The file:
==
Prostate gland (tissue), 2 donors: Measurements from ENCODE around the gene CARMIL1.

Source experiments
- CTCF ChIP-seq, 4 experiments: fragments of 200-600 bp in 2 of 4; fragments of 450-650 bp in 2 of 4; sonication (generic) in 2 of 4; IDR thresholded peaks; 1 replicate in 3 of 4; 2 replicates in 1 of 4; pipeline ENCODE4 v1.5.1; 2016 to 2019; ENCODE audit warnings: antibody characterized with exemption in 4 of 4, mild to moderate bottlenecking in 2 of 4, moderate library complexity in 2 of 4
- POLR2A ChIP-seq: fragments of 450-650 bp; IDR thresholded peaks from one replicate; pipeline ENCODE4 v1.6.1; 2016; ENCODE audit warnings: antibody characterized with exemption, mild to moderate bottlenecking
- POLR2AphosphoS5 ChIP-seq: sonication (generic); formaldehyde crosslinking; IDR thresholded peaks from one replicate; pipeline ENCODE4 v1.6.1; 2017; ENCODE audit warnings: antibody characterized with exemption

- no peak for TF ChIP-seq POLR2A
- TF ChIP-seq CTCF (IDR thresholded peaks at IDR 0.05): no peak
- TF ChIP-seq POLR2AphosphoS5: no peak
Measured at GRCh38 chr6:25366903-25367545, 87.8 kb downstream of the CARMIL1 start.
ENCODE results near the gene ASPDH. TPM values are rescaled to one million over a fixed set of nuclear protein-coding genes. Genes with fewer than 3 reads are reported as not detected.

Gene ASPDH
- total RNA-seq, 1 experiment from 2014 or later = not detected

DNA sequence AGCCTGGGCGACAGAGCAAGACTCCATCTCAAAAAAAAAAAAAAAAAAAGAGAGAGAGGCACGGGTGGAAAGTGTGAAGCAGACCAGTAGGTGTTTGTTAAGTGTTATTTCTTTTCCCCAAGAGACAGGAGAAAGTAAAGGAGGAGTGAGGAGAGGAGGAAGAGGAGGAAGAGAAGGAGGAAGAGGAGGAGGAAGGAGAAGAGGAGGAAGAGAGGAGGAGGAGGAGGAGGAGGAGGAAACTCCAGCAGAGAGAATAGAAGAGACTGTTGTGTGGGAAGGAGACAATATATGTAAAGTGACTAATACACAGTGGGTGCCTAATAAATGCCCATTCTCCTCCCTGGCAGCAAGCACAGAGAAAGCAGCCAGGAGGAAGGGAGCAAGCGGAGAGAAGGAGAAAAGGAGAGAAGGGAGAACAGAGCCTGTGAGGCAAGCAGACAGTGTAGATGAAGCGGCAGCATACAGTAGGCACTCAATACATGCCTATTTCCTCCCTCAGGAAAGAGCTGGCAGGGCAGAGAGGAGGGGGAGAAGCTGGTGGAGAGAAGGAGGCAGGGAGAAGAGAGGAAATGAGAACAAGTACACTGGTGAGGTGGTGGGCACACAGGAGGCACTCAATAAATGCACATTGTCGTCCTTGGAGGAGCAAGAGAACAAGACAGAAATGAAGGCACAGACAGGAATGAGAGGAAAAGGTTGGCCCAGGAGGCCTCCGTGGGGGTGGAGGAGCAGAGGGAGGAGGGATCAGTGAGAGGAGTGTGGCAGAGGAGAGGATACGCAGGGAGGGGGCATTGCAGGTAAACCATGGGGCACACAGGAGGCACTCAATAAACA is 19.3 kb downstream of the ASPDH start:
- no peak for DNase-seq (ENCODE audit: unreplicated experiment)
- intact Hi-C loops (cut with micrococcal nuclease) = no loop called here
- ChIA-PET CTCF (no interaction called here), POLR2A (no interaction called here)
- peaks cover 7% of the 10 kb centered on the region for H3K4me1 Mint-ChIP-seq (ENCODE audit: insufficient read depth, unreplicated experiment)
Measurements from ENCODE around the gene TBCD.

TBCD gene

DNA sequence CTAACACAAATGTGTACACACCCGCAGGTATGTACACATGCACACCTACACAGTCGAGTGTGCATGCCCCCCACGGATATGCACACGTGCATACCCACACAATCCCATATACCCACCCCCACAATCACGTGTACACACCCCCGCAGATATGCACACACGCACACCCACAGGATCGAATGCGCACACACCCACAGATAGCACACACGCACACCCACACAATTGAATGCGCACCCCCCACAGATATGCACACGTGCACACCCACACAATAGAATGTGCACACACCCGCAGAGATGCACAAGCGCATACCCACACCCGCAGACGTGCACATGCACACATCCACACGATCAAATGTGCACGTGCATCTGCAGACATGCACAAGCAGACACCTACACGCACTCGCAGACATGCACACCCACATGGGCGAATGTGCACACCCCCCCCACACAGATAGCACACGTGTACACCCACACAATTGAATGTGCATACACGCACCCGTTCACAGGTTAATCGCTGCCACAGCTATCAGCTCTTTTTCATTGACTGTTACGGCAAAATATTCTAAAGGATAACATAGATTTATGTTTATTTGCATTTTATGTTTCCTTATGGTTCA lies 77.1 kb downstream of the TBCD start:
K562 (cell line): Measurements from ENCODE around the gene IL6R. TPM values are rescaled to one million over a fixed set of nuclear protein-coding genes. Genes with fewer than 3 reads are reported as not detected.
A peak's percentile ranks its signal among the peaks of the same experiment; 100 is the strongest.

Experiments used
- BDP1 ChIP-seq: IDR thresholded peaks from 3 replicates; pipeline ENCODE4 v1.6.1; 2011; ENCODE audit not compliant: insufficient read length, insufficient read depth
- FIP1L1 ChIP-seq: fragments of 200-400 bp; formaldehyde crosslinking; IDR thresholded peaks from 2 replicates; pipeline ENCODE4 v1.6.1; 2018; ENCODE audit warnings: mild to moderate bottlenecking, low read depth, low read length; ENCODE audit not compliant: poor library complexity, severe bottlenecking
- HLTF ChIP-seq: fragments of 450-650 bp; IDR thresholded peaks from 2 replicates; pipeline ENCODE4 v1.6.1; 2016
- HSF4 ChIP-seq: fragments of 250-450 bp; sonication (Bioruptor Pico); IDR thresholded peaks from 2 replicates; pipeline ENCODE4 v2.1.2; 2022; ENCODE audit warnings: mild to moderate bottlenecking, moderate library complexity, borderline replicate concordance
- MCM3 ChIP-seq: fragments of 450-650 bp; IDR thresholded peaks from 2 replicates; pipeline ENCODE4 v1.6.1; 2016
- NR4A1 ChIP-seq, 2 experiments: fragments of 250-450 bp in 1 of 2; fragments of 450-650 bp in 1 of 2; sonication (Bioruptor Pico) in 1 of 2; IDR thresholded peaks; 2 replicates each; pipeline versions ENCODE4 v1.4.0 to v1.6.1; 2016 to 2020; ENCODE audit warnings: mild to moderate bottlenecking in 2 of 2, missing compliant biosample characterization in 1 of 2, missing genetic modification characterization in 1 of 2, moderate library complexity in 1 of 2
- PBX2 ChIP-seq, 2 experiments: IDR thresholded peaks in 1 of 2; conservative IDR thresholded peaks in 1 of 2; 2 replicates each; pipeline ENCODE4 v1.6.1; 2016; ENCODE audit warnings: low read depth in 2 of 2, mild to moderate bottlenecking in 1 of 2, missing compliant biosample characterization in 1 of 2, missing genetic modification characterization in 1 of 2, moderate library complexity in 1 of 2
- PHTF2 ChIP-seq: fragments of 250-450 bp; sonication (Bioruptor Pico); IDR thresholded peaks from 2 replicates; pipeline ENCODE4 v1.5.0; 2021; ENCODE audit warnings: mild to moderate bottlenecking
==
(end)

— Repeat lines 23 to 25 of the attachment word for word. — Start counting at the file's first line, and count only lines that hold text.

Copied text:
Experiments used
- BDP1 ChIP-seq: IDR thresholded peaks from 3 replicates; pipeline ENCODE4 v1.6.1; 2011; ENCODE audit not compliant: insufficient read length, insufficient read depth
- FIP1L1 ChIP-seq: fragments of 200-400 bp; formaldehyde crosslinking; IDR thresholded peaks from 2 replicates; pipeline ENCODE4 v1.6.1; 2018; ENCODE audit warnings: mild to moderate bottlenecking, low read depth, low read length; ENCODE audit not compliant: poor library complexity, severe bottlenecking